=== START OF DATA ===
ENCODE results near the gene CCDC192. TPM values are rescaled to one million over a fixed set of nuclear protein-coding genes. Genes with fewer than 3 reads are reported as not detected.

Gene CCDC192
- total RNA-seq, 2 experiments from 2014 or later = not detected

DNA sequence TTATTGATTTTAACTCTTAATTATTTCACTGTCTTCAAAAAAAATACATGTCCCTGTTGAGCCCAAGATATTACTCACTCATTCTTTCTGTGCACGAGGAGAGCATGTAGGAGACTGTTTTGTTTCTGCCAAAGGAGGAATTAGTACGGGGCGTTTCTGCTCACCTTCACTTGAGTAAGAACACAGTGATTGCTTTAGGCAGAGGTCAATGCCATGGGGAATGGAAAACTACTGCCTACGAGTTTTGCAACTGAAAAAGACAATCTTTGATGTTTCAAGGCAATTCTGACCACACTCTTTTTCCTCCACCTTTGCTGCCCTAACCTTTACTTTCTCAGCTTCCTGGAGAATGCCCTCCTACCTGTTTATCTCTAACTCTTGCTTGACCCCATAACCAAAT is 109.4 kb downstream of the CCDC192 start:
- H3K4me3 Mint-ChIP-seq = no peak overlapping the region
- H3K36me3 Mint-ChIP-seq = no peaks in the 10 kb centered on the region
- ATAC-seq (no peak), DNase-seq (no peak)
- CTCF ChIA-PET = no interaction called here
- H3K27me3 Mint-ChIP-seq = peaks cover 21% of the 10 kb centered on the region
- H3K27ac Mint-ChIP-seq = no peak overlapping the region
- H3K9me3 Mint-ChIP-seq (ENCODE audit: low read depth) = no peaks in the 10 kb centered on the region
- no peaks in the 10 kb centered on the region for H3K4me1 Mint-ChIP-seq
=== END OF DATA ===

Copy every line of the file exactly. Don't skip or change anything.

ENCODE results near the gene CCDC192. TPM values are rescaled to one million over a fixed set of nuclear protein-coding genes. Genes with fewer than 3 reads are reported as not detected.

Gene CCDC192
- total RNA-seq, 2 experiments from 2014 or later = not detected

DNA sequence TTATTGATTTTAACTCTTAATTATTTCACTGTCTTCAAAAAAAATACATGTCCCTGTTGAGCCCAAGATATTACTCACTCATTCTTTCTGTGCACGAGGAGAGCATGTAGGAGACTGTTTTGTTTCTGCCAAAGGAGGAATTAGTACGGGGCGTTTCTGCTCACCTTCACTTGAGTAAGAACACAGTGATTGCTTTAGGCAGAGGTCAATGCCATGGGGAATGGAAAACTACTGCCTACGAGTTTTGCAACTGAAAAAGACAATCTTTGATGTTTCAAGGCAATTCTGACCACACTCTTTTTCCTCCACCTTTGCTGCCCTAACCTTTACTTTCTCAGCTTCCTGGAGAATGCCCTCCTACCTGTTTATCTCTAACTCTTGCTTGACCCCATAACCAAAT is 109.4 kb downstream of the CCDC192 start:
- H3K4me3 Mint-ChIP-seq = no peak overlapping the region
- H3K36me3 Mint-ChIP-seq = no peaks in the 10 kb centered on the region
- ATAC-seq (no peak), DNase-seq (no peak)
- CTCF ChIA-PET = no interaction called here
- H3K27me3 Mint-ChIP-seq = peaks cover 21% of the 10 kb centered on the region
- H3K27ac Mint-ChIP-seq = no peak overlapping the region
- H3K9me3 Mint-ChIP-seq (ENCODE audit: low read depth) = no peaks in the 10 kb centered on the region
- no peaks in the 10 kb centered on the region for H3K4me1 Mint-ChIP-seq